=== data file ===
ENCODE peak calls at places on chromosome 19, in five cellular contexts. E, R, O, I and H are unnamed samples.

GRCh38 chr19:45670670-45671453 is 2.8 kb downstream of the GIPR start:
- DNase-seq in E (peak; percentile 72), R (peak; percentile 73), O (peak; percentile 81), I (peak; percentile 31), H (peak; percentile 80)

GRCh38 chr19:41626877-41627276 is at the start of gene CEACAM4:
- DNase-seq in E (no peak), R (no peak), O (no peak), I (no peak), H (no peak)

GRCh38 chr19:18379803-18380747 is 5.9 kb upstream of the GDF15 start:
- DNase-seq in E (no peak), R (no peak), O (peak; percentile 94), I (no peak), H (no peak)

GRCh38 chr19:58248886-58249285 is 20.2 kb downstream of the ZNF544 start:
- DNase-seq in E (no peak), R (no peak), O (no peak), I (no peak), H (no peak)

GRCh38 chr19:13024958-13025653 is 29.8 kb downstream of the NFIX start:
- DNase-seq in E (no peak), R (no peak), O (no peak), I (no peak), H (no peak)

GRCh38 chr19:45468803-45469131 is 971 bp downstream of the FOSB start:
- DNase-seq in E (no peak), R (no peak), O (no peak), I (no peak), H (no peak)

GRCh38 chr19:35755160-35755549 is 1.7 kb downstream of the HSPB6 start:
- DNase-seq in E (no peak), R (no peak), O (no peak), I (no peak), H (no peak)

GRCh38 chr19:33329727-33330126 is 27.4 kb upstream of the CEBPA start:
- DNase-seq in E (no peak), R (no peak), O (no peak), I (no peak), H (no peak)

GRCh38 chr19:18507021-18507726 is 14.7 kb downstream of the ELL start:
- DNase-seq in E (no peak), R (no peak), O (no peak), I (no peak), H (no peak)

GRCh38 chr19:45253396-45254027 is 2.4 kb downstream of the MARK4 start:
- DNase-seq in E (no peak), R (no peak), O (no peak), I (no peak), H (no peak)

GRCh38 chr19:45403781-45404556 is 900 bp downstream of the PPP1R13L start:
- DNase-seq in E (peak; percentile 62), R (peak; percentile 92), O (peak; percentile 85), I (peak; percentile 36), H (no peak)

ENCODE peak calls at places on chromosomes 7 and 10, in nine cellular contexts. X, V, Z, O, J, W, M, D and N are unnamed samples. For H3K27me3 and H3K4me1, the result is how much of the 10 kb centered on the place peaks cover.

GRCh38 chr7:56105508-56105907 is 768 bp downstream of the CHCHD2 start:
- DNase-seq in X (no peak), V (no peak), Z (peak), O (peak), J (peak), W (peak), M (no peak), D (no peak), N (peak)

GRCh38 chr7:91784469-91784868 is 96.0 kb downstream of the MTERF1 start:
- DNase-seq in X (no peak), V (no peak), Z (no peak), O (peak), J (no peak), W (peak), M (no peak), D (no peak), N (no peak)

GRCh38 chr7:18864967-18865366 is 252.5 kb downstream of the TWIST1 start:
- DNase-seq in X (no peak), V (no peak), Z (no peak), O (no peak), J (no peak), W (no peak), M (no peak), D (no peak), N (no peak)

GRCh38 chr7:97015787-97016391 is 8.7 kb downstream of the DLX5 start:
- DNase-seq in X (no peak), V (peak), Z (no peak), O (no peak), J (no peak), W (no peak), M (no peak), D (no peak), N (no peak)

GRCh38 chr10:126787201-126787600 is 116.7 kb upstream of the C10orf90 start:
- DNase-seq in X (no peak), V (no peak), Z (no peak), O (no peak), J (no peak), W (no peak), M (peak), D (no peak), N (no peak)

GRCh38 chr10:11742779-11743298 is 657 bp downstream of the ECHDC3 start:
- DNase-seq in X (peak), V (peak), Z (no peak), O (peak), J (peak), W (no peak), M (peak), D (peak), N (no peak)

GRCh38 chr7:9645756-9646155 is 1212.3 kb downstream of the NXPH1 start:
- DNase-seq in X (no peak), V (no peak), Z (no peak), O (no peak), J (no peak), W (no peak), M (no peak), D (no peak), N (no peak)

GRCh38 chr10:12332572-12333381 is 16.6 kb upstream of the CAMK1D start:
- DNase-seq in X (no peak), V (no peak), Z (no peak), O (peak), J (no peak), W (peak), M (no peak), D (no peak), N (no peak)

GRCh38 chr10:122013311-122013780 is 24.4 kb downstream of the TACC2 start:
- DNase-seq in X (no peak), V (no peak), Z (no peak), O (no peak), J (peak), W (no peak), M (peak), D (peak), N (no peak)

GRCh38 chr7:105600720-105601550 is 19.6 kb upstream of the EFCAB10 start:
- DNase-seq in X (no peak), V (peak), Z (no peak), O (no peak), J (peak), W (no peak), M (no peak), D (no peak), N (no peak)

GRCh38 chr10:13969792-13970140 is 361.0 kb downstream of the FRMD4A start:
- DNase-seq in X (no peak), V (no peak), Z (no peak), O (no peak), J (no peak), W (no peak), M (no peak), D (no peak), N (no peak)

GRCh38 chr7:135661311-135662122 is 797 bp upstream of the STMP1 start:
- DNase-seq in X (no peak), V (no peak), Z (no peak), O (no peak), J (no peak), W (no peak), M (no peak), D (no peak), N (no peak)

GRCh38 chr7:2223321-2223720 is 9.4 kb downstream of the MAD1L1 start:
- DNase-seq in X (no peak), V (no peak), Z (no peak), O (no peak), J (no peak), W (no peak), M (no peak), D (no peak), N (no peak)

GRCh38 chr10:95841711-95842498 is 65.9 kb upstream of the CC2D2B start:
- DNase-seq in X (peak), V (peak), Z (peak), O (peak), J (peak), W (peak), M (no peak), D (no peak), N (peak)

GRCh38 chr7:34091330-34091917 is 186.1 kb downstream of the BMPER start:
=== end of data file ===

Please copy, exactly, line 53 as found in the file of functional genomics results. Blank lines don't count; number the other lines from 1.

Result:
GRCh38 chr7:34091330-34091917 is 186.1 kb downstream of the BMPER start: